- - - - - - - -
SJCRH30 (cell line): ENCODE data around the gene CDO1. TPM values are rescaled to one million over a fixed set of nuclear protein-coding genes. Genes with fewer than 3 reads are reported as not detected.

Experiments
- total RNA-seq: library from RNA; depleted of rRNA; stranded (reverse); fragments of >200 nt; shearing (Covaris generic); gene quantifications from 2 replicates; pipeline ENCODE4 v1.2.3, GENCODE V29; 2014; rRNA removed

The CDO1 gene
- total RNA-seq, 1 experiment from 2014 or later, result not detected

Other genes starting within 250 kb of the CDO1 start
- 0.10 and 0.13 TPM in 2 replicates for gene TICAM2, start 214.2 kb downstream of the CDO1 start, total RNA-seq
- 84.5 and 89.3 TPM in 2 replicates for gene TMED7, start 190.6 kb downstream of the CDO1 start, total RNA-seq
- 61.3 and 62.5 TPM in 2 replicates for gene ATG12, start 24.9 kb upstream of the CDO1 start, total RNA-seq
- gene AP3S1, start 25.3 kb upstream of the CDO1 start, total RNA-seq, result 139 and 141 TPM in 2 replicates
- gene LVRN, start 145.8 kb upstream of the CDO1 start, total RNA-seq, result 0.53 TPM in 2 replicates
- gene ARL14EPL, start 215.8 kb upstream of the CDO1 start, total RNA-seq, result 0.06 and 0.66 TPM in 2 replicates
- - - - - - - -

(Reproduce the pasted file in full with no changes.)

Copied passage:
SJCRH30 (cell line): ENCODE data around the gene CDO1. TPM values are rescaled to one million over a fixed set of nuclear protein-coding genes. Genes with fewer than 3 reads are reported as not detected.

Experiments
- total RNA-seq: library from RNA; depleted of rRNA; stranded (reverse); fragments of >200 nt; shearing (Covaris generic); gene quantifications from 2 replicates; pipeline ENCODE4 v1.2.3, GENCODE V29; 2014; rRNA removed

The CDO1 gene
- total RNA-seq, 1 experiment from 2014 or later, result not detected

Other genes starting within 250 kb of the CDO1 start
- 0.10 and 0.13 TPM in 2 replicates for gene TICAM2, start 214.2 kb downstream of the CDO1 start, total RNA-seq
- 84.5 and 89.3 TPM in 2 replicates for gene TMED7, start 190.6 kb downstream of the CDO1 start, total RNA-seq
- 61.3 and 62.5 TPM in 2 replicates for gene ATG12, start 24.9 kb upstream of the CDO1 start, total RNA-seq
- gene AP3S1, start 25.3 kb upstream of the CDO1 start, total RNA-seq, result 139 and 141 TPM in 2 replicates
- gene LVRN, start 145.8 kb upstream of the CDO1 start, total RNA-seq, result 0.53 TPM in 2 replicates
- gene ARL14EPL, start 215.8 kb upstream of the CDO1 start, total RNA-seq, result 0.06 and 0.66 TPM in 2 replicates